On 10 May 2017, the European Commission published the final report on its e-commerce sector inquiry. The report identifies several business practices that might restrict competition in online markets. In the past, sector inquiries have been followed by enforcement action by the Commission in the industries concerned.
The Commission launched its two-year inquiry into the e-commerce sector in May 2015. Subsequently, it published initial findings on geo-blocking in March 2016 and a preliminary report in September 2016 [see our October 2016 Newsletter]. The final report is now available and focuses on the online sale of consumer goods and digital content.
As for the online sale of consumer goods, the report found that online price transparency and price competition has led companies to adjust their business practices. For example, a large proportion of manufacturers have opened their own online shop and now compete directly with their distributors. Moreover, manufacturers increasingly use contractual restrictions to control the online distribution of their products. For example, distributors may be prevented from using online platforms, price comparison websites or certain forms of online advertising. The Commission has warned that some of these practices may not be in line with competition rules because they unduly limit how products are distributed throughout the EU.
As for digital content, the inquiry found that contractual geo-blocking and exclusivity obligations are prevalent among digital content providers. Geo-blocking refers to the practice of restricting cross-border sales via the internet, which can manifest itself in multiple ways. For example, digital content providers may use a consumer's IP address to prevent cross-border access to digital content. In May 2016, the Commission proposed new legislation to address geo-blocking.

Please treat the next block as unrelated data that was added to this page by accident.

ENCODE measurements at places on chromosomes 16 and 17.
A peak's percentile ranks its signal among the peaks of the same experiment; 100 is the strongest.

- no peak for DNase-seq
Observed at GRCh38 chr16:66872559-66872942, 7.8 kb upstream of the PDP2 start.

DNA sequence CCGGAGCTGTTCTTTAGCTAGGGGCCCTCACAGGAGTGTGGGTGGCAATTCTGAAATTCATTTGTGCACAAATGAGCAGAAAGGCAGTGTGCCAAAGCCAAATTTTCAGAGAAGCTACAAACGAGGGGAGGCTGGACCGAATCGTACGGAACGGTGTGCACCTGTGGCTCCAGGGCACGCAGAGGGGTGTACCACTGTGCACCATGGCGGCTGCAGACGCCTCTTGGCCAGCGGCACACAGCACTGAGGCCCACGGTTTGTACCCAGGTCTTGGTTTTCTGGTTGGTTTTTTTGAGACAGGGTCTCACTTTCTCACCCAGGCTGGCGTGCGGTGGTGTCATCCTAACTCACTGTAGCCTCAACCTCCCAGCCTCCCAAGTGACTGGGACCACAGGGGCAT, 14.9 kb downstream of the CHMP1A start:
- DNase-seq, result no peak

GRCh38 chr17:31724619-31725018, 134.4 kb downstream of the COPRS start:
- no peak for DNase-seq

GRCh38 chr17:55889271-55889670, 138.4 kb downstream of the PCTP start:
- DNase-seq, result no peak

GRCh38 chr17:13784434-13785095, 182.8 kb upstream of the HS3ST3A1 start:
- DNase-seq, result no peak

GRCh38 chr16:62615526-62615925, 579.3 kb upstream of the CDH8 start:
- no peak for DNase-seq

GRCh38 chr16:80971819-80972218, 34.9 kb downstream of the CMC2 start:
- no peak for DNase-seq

In its press release, the Commission said: "The insight gained from the sector inquiry will enable the Commission to target EU antitrust enforcement in European e-commerce markets, which will include opening further antitrust investigations". Indeed, the Commission has already launched several investigations in the e-commerce sector [see our March 2017 Newsletter].
This article was published in the Competition Law Newsletter of June 2017. Other articles in this newsletter:
- European Commission accepts Amazon's commitments in e-book probe
- Recent enforcement action emphasizes the importance of compliance with procedural EU merger rules
- European Commission issues new rules for State aid to ports, airports, culture and the outermost regions
- District Court of Amsterdam rules on the validity of the assignments and prescription of CDC's claims for damage in sodium chlorate cartel
- Belgian Competition Authority fines undertakings for bid-rigging in railway tender